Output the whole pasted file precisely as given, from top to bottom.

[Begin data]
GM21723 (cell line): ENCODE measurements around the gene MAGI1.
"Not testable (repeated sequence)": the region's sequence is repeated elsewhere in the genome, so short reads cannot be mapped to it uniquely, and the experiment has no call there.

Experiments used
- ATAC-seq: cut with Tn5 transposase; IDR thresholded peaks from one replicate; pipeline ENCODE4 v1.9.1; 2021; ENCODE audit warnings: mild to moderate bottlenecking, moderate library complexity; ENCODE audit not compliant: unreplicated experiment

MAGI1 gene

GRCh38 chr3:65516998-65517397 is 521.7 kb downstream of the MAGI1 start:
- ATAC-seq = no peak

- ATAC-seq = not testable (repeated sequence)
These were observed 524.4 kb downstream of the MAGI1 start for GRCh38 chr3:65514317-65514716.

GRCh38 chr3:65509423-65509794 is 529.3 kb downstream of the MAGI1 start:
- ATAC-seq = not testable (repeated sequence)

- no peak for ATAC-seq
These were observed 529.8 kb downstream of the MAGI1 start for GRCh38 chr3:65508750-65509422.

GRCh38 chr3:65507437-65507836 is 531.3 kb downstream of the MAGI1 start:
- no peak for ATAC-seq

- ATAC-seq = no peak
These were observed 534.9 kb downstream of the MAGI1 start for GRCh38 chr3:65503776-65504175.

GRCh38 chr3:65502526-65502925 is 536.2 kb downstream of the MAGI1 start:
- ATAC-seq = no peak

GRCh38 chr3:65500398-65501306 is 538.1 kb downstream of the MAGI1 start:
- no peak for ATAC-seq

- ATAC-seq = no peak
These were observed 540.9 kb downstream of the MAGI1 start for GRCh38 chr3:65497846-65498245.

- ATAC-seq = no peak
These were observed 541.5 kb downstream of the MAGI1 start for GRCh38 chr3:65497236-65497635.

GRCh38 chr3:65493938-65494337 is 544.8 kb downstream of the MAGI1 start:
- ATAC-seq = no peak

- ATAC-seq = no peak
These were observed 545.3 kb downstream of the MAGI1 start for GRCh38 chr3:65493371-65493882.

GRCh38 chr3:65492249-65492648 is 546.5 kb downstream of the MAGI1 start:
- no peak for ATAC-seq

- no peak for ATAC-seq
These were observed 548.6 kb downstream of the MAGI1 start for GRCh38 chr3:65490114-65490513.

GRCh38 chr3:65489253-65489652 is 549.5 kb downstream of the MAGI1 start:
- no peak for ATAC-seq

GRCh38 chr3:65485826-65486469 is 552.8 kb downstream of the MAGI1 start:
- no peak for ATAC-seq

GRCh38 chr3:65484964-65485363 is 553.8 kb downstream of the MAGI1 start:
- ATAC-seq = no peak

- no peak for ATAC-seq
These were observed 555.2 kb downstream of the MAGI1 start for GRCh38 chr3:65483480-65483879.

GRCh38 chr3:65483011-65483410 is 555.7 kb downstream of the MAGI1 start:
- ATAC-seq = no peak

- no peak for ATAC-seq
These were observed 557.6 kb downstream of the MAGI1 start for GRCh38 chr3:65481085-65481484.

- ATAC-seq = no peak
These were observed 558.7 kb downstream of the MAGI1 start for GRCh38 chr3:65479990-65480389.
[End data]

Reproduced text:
GM21723 (cell line): ENCODE measurements around the gene MAGI1.
"Not testable (repeated sequence)": the region's sequence is repeated elsewhere in the genome, so short reads cannot be mapped to it uniquely, and the experiment has no call there.

Experiments used
- ATAC-seq: cut with Tn5 transposase; IDR thresholded peaks from one replicate; pipeline ENCODE4 v1.9.1; 2021; ENCODE audit warnings: mild to moderate bottlenecking, moderate library complexity; ENCODE audit not compliant: unreplicated experiment

MAGI1 gene

GRCh38 chr3:65516998-65517397 is 521.7 kb downstream of the MAGI1 start:
- ATAC-seq = no peak

- ATAC-seq = not testable (repeated sequence)
These were observed 524.4 kb downstream of the MAGI1 start for GRCh38 chr3:65514317-65514716.

GRCh38 chr3:65509423-65509794 is 529.3 kb downstream of the MAGI1 start:
- ATAC-seq = not testable (repeated sequence)

- no peak for ATAC-seq
These were observed 529.8 kb downstream of the MAGI1 start for GRCh38 chr3:65508750-65509422.

GRCh38 chr3:65507437-65507836 is 531.3 kb downstream of the MAGI1 start:
- no peak for ATAC-seq

- ATAC-seq = no peak
These were observed 534.9 kb downstream of the MAGI1 start for GRCh38 chr3:65503776-65504175.

GRCh38 chr3:65502526-65502925 is 536.2 kb downstream of the MAGI1 start:
- ATAC-seq = no peak

GRCh38 chr3:65500398-65501306 is 538.1 kb downstream of the MAGI1 start:
- no peak for ATAC-seq

- ATAC-seq = no peak
These were observed 540.9 kb downstream of the MAGI1 start for GRCh38 chr3:65497846-65498245.

- ATAC-seq = no peak
These were observed 541.5 kb downstream of the MAGI1 start for GRCh38 chr3:65497236-65497635.

GRCh38 chr3:65493938-65494337 is 544.8 kb downstream of the MAGI1 start:
- ATAC-seq = no peak

- ATAC-seq = no peak
These were observed 545.3 kb downstream of the MAGI1 start for GRCh38 chr3:65493371-65493882.

GRCh38 chr3:65492249-65492648 is 546.5 kb downstream of the MAGI1 start:
- no peak for ATAC-seq

- no peak for ATAC-seq
These were observed 548.6 kb downstream of the MAGI1 start for GRCh38 chr3:65490114-65490513.

GRCh38 chr3:65489253-65489652 is 549.5 kb downstream of the MAGI1 start:
- no peak for ATAC-seq

GRCh38 chr3:65485826-65486469 is 552.8 kb downstream of the MAGI1 start:
- no peak for ATAC-seq

GRCh38 chr3:65484964-65485363 is 553.8 kb downstream of the MAGI1 start:
- ATAC-seq = no peak

- no peak for ATAC-seq
These were observed 555.2 kb downstream of the MAGI1 start for GRCh38 chr3:65483480-65483879.

GRCh38 chr3:65483011-65483410 is 555.7 kb downstream of the MAGI1 start:
- ATAC-seq = no peak

- no peak for ATAC-seq
These were observed 557.6 kb downstream of the MAGI1 start for GRCh38 chr3:65481085-65481484.

- ATAC-seq = no peak
These were observed 558.7 kb downstream of the MAGI1 start for GRCh38 chr3:65479990-65480389.